The premise of the show is simple: every week, the Boys make a new cocktail—the Trinidad Sour was an early classic—and talk about it. Add to that the fact that these are three good friends and some of the funniest guys on the planet and they legitimately make each other laugh and you’ve got an excellent podcast. They also have a second show The Blowout available to Patreon subscribers—patróns in the parlance of the show—where they talk about whatever they want—best guitar solo, taking a bath, going to the mall, the 80s movie Gremlins, the best Christmas aspect, to name a few. It’s sometimes truly the thinnest of premises but Jeff, Mike, and Tim always manage to make it great!

LIFE ON EARTH by Hurray For The Riff Raff

Hurray For The Riff Raff is the musical project of Alynda Segarra, a singer-songwriter originally from The Bronx, who formed the band when they moved to New Orleans. I first encountered Hurray For The Riff Raff in their 2017 album The Navigator—an album which you should absolutely seek out—and they released LIFE ON EARTH this year. While The Navigator was big and overtly political, LIFE ON EARTH kind of snuck up on me. It’s a smaller sort of album and much earthier than its predecessor—with titles like “WOLVES”, “RHODODENDRON“, “JUPITER’S DANCE” and “ROSEMARY TEARS“—but not devoid of politics—”PRECIOUS CARGO” tells the story of a migrant coming across the US/Mexico border only to be abused by US authorities. I don’t think it got much press, but when I was reviewing the music I’d listened to this year, I realized LIFE ON EARTH had really wormed its way into my rotation as one of my familiar records, even though it’s less than a year old.

Honourable mentions

The Time of Monsters Podcast with Jeet Heer.

Jeet Heer is a Canadian journalist and critic. On his podcast he talks with other commentators about some current topic in the news, politics, or culture.The podcast is also completely unpolished, which very much adds to its charm.

Everything Everywhere All at Once

A wonderfully unique movie amid what’s become the standard fare of Disney-owned IP and other studios trying to emulate/compete with Disney. Any attempt to describe the plot would do it a great disservice, so all I can say is you should watch it if you can.

Roses by Jadea Kelly

I met Jadea in undergrad where she would often perform at our college open mic. She was clearly talented so when she sent out a Kickstarter request to help fund her next album I was happy to throw in a few bucks. Flash forward several years to 2022, when I get notified that her album is complete and a CD is on its way to me. I didn’t know what to expect, but I was completely floored by what I heard—well-written songs with mature poignant lyrics beautifully performed and produced. An early standout and still one of my favourite tracks: “When I Fly”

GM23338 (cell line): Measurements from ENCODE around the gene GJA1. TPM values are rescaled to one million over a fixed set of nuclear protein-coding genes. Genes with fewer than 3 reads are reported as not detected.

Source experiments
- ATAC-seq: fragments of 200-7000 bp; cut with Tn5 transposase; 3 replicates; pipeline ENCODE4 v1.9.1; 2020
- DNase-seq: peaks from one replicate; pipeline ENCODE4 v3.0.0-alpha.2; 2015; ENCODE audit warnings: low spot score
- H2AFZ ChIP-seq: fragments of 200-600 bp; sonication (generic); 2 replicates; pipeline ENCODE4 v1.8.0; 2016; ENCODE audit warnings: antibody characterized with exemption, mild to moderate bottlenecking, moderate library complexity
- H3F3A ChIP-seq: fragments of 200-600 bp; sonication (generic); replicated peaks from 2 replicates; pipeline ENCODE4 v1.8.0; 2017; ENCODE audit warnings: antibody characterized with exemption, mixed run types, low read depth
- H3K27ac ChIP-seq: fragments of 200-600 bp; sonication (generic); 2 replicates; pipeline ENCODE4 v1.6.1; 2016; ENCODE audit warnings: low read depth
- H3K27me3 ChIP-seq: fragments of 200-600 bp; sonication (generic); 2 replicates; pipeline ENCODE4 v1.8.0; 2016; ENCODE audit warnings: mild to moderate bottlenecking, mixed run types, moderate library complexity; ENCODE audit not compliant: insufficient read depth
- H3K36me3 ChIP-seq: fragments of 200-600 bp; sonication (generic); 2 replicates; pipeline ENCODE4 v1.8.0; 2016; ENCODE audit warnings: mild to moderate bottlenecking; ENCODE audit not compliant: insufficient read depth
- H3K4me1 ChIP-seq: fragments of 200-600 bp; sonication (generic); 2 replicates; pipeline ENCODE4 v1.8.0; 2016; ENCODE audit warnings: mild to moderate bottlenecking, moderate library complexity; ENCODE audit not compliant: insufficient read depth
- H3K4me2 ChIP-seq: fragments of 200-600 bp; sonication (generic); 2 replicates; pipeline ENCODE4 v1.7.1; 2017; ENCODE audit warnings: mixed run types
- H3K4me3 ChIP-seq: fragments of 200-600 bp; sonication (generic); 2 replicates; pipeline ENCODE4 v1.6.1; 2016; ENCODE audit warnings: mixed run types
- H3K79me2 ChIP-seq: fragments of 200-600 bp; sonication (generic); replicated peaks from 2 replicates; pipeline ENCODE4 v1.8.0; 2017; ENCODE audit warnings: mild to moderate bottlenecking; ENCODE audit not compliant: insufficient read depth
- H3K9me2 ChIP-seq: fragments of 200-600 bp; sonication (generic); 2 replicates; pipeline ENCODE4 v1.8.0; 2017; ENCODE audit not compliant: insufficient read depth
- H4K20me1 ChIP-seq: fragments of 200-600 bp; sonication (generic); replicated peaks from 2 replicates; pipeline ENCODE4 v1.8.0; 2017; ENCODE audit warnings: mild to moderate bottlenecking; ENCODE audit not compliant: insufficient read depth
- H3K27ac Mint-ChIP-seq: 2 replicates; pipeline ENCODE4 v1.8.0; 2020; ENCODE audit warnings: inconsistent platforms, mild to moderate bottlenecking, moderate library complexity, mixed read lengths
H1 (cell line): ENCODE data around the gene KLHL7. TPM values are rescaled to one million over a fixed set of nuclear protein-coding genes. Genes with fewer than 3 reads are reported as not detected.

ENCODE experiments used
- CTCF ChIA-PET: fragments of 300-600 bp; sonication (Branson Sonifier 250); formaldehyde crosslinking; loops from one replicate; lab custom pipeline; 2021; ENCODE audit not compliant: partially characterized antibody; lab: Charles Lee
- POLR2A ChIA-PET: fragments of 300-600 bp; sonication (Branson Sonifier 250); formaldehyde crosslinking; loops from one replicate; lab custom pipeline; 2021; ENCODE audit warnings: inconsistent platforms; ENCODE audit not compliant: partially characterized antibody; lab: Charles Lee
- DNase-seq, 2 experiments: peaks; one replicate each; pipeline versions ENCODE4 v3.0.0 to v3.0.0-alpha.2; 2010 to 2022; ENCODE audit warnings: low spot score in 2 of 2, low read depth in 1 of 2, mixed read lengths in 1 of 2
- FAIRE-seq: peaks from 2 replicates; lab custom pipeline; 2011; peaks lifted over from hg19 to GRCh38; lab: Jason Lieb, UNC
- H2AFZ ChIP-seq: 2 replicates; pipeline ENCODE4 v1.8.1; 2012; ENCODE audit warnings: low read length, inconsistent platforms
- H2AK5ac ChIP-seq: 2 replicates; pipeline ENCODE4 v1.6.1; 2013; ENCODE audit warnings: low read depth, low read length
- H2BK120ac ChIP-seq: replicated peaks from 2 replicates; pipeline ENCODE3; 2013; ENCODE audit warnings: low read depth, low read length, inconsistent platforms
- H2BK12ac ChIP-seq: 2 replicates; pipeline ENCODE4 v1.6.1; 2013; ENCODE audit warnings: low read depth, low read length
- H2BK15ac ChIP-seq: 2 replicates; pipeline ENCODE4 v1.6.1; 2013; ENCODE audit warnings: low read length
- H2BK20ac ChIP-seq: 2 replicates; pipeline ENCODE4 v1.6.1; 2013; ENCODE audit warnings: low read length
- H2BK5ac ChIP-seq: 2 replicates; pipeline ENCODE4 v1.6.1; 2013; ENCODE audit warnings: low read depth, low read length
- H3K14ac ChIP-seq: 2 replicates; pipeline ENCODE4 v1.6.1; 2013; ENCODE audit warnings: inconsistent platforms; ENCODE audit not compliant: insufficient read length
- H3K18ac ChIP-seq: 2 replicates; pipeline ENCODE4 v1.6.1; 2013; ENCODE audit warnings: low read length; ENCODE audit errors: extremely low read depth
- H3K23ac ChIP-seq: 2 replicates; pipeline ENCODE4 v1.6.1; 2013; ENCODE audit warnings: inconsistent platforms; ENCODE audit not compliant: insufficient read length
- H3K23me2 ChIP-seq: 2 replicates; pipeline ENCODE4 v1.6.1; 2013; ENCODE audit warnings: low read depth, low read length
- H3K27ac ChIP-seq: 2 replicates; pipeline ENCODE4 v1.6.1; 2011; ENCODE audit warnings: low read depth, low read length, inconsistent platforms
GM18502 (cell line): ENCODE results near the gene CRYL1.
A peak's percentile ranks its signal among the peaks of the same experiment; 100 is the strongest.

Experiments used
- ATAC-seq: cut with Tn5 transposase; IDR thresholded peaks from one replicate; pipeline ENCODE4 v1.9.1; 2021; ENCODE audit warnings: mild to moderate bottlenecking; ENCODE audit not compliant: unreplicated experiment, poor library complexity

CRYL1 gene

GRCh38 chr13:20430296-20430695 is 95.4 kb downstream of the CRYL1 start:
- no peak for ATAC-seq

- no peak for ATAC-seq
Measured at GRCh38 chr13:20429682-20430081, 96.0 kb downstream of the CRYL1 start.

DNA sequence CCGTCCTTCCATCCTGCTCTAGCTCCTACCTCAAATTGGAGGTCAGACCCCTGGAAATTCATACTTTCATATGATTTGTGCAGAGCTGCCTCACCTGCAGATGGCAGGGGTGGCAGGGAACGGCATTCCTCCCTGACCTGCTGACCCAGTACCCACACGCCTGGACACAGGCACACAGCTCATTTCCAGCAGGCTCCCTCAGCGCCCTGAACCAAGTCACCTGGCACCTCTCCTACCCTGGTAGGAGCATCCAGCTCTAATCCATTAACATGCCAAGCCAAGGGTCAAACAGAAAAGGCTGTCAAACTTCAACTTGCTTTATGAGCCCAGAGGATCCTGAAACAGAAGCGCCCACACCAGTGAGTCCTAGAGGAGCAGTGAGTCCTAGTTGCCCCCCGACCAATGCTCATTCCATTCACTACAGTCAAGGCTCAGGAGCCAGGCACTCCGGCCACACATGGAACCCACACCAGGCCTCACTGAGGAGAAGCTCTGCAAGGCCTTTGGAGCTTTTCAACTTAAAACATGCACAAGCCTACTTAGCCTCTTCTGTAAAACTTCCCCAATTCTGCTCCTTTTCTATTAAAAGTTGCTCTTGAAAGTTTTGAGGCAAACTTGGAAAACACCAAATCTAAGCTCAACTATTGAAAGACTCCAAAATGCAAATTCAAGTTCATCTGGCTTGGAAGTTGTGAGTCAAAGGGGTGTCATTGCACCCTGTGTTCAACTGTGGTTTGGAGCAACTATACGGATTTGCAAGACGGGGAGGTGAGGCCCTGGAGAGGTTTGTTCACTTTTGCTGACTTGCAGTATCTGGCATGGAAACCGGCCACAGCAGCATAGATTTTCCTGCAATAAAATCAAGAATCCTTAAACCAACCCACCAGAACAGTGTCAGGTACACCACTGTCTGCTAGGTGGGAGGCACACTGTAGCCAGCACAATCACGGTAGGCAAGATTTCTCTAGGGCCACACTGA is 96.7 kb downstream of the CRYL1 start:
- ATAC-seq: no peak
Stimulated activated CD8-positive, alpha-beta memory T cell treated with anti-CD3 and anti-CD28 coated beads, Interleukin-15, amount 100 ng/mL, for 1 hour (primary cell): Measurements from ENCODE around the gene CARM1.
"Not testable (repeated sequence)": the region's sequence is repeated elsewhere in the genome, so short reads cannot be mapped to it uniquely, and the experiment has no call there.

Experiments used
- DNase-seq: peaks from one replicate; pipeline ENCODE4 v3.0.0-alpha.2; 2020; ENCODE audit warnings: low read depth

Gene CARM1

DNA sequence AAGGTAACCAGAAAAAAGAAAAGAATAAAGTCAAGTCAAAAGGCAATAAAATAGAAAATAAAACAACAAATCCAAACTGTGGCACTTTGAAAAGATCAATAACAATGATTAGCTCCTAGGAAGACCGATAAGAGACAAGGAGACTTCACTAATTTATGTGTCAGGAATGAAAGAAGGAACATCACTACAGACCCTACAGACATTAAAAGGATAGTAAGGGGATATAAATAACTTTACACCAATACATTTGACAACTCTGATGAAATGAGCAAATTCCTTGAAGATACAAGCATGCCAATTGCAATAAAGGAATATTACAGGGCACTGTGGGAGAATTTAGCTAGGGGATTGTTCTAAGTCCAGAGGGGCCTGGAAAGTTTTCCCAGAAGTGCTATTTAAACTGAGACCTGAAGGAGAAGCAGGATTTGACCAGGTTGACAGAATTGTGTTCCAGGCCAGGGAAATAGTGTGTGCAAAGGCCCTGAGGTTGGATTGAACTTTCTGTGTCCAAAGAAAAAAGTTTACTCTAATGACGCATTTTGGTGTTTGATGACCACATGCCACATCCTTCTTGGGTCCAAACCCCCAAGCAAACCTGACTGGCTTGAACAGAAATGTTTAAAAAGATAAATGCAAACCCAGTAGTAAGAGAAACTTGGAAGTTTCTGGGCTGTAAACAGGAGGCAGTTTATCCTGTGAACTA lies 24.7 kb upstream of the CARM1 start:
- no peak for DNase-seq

Dan Padley

A jazz guitarist out of Iowa City IA, I met Dan through the Sloppy Boys discord server. He released an excellent solo EP this year as well as an LP with Jarrett Purdy, both are well worth a listen. He also regularly posts cool guitar covers of whatever songs he feels like on his Instagram and Youtube channel.

De re/De dicto ambiguities and the class struggle

If you follow the news in Ontario, you likely heard that our education workers are demanding an 11.7% wage raise in the current round of bargaining with the provincial government. If, however, you are more actively engaged with this particular story—i.e., you read past the headline, or you read the union’s summary of bargaining proposals—you may have discovered that, actually, the education workers are demanding a flat annual $3.25/hr increase across the board. On the surface, these seem to be two wildly different assertions that can’t both be true. One side must be lying! Strictly speaking, though, neither side is lying, but one side is definitely misinforming.

Consider a version of the headline (1) that supports the government’s line.

(1) Union wants 11.7% raise for Ontario education workers in bargaining proposal.

This sentence is ambiguous. More specifically is shows a de re/de dicto ambiguity. The classic example of such an ambiguity is in (2).

(2) Alex wants to marry a millionaire.

There is one way of interpreting this in which Alex wants to get married and one of his criteria for a spouse is that they be a millionaire. This is the de dicto (lit. “of what is said”) interpretation of (2). The other way of interpreting it is that Alex is deeply in love with a particular person and wants to marry them. It just so happens that Alex’s prospective spouse is a millionaire—a fact which Alex may or may not know. This is the de re (lit. “of the thing”) interpretation of (2). Notice how (2) can describe wildly different realities—for instance, Alex can despise millionaires as a class, but unknowingly want to marry a millionaire.

Turning back to our headline in (1), what are the different readings? The de dicto interpretation is one in which the union representatives sit down at the bargaining table and say something like “We demand an 11.7% raise”. The de re interpretation is one in which the union representatives demanded, say, a flat raise that happens to come out to an 11.7% raise for those workers with the lowest wages when you do the math. The de re interpretation is compatible with the assertions made by the union, so it’s probably the accurate interpretation.